Monday, March 22, 2010

Don't Be A Victim Of Online Job Scams

Beware Of Online Job Scams 

Current economic conditions are leading many people to use the Internet to seek out opportunities to make money while working from home. BBB warns that not all work-at home opportunities being advertised online are legitimate and many could cost you money or your identity.

Job scams being posted online are fairly similar to those posted in traditional classified ads. The difference is merely that the number of online job scams is exploding with the increased use of the Internet and social networking sites.

Education is the key to determining whether or not a job posted online is a scam. While there are hundreds of different types of work-at-home and online job scams out there, most of them follow the same premise. Look for the following red-flags when seeking work online:

Be aware of...
1) Jobs that require money up front. A common ploy of fraudsters advertising illegitimate work-at-home opportunities is to require that you send money to obtain an information kit or start-up package to begin your business. In many of these instances the money you send may be kept and no product is ever received. Or the information kit or start-up package you receive costs more than it is really worth, and will not assist in generating a reasonable income for you.

2) Jobs that sound too good to be true. As the old adage goes “if it sounds too good to be true it probably is.” Even with legitimate job opportunities it is very rare that people make large amounts of money with very little investment of time, money or energy.

3) Jobs that require you to wire, forward or transfer money through personal banking accounts (called payment transfer scams). In these scams job seekers are asked to wire money through a personal account, PayPal account or Western Union account for one of many convincing sounding reasons. The job seeker often is told they can keep a percentage of the money transfer. However, in most cases the money being moved is stolen and the job seeker is unknowingly committing theft and wire fraud.

4) Jobs or job applications that require you to provide detailed personal and financial information. It is unwise to provide prospective employers with details such as your birth date, Social Insurance Number, bank account numbers etc. unless you are absolutely confident that you can trust them. Many online job scams request this information as part of the application process, then use it to steal or sell your identity.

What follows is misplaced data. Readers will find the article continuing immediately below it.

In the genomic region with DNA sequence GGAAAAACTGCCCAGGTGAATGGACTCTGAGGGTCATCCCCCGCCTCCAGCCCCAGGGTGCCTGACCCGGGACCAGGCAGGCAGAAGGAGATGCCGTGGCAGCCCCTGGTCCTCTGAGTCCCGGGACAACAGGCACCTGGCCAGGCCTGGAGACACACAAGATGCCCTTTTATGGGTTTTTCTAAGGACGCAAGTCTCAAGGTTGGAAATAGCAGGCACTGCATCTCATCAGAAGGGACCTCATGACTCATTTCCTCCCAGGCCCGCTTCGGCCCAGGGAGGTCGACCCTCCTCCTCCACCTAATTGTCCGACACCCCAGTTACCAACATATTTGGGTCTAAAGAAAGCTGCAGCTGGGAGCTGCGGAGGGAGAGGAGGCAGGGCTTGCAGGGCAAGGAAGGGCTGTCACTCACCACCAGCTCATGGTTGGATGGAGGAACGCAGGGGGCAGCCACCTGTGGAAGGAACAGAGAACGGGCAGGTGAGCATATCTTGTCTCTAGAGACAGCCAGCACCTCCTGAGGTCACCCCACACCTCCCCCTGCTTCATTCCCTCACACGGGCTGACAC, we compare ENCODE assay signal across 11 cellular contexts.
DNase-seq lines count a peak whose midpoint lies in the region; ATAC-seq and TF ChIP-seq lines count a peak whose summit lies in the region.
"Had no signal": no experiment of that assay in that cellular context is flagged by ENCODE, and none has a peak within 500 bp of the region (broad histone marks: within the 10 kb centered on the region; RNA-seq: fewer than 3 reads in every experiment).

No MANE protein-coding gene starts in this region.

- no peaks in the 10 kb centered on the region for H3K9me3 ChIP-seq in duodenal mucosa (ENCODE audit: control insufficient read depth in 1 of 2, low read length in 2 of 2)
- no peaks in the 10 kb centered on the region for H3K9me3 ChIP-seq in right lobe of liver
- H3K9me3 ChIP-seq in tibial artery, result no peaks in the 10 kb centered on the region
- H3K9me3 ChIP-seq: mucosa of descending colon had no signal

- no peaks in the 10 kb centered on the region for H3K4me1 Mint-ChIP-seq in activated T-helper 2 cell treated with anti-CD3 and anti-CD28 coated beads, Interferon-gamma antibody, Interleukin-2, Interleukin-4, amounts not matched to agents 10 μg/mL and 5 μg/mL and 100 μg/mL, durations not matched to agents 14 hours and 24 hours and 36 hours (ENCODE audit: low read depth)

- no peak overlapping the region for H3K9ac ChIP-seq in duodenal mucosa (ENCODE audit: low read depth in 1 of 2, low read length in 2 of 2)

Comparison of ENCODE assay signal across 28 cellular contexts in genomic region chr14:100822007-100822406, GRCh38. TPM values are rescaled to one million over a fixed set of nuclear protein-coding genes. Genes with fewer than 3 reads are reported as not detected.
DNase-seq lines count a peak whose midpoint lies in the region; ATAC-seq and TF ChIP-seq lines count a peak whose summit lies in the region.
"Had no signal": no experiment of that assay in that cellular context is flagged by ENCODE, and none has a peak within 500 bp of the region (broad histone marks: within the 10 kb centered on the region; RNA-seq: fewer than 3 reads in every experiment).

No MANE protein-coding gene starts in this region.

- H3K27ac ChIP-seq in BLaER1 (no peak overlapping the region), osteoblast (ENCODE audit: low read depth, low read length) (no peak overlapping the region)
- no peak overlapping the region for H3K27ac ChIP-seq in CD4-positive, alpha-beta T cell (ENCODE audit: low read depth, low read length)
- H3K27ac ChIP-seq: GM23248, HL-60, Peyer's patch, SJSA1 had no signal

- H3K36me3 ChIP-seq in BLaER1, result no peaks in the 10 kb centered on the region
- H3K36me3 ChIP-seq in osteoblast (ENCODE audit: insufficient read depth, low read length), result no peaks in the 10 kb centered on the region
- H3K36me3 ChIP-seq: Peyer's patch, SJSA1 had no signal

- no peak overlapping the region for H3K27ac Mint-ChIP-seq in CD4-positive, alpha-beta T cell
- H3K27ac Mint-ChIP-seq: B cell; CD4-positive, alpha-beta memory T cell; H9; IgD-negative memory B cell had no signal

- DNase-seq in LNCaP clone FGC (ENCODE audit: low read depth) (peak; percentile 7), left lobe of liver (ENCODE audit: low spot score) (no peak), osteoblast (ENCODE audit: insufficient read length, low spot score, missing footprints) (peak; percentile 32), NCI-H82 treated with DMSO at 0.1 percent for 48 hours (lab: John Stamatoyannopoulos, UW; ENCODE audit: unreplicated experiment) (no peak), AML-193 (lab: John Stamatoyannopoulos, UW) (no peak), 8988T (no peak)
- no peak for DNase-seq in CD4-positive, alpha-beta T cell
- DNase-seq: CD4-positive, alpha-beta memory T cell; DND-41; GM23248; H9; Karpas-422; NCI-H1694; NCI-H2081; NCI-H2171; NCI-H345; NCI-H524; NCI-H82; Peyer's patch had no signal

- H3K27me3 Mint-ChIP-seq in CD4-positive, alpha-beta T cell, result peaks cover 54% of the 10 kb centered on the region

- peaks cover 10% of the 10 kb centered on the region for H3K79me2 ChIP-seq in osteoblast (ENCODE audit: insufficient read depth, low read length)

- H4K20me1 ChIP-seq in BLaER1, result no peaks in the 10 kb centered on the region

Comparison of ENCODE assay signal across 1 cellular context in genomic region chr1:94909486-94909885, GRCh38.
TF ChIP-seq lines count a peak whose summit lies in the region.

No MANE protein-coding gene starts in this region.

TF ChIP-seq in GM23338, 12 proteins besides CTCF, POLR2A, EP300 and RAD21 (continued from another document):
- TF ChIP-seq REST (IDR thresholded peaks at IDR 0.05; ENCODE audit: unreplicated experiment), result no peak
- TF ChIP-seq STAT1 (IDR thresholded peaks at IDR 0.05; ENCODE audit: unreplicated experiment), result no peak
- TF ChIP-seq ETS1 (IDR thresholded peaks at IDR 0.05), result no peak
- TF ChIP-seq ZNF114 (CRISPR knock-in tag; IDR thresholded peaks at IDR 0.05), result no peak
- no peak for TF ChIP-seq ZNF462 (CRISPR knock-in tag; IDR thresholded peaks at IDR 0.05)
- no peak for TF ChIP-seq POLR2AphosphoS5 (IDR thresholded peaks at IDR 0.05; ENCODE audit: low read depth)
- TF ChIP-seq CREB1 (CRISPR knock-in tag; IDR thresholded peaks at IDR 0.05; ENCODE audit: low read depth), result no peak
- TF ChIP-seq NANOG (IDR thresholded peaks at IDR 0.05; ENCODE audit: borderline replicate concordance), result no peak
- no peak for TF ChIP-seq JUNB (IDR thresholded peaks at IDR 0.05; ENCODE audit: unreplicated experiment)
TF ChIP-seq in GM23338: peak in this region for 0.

5) Jobs or job applications that require you to download information from unsecure sources. Many job scams being forwarded via social networking sites require you to click on a link or to “download” an application form. In doing so job seekers unknowingly are installing malware and viruses onto their computers, that then result in their personal and financial information and login, being monitored or stolen from their computers.

To protect yourself from becoming a victim of online job scams BBB advises job hunters to:
  • Review the business’s BBB Reliability Report at bbb.org to see if the BBB reports complaints or other concerns you need to consider.
  • Don't fall for any offer that guarantees a lot of money for little effort and no experience. Financial success does not occur overnight.
  • Thoroughly read the Web site’s terms and conditions. Keep in mind that a free trial or start-up kit could cost you more money in the end than the job is worth.
  • Be wary of work-at-home offers that use logos from Google, Twitter or other prominent online businesses. Just because Google or a reputable company name is used doesn’t mean the business is in anyway affiliated.
  • Research the Web site with whois.net or a similar site for determining domain name ownership. If the site is anonymous or individually registered, beware.

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